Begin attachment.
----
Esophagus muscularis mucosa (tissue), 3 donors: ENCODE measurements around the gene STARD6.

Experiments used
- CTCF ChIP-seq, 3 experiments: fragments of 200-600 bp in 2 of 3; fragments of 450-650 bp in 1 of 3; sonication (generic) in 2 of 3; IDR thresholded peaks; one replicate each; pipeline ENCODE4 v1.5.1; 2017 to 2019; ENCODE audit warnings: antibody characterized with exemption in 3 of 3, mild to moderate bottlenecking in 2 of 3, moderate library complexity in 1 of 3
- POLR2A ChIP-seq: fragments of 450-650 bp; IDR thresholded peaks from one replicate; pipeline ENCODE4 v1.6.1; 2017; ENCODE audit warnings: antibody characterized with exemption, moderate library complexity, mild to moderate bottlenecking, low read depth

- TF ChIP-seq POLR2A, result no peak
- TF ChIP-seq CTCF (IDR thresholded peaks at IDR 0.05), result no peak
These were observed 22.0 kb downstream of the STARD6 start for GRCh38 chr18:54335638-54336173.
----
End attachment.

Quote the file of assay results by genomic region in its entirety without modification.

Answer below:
Esophagus muscularis mucosa (tissue), 3 donors: ENCODE measurements around the gene STARD6.

Experiments used
- CTCF ChIP-seq, 3 experiments: fragments of 200-600 bp in 2 of 3; fragments of 450-650 bp in 1 of 3; sonication (generic) in 2 of 3; IDR thresholded peaks; one replicate each; pipeline ENCODE4 v1.5.1; 2017 to 2019; ENCODE audit warnings: antibody characterized with exemption in 3 of 3, mild to moderate bottlenecking in 2 of 3, moderate library complexity in 1 of 3
- POLR2A ChIP-seq: fragments of 450-650 bp; IDR thresholded peaks from one replicate; pipeline ENCODE4 v1.6.1; 2017; ENCODE audit warnings: antibody characterized with exemption, moderate library complexity, mild to moderate bottlenecking, low read depth

- TF ChIP-seq POLR2A, result no peak
- TF ChIP-seq CTCF (IDR thresholded peaks at IDR 0.05), result no peak
These were observed 22.0 kb downstream of the STARD6 start for GRCh38 chr18:54335638-54336173.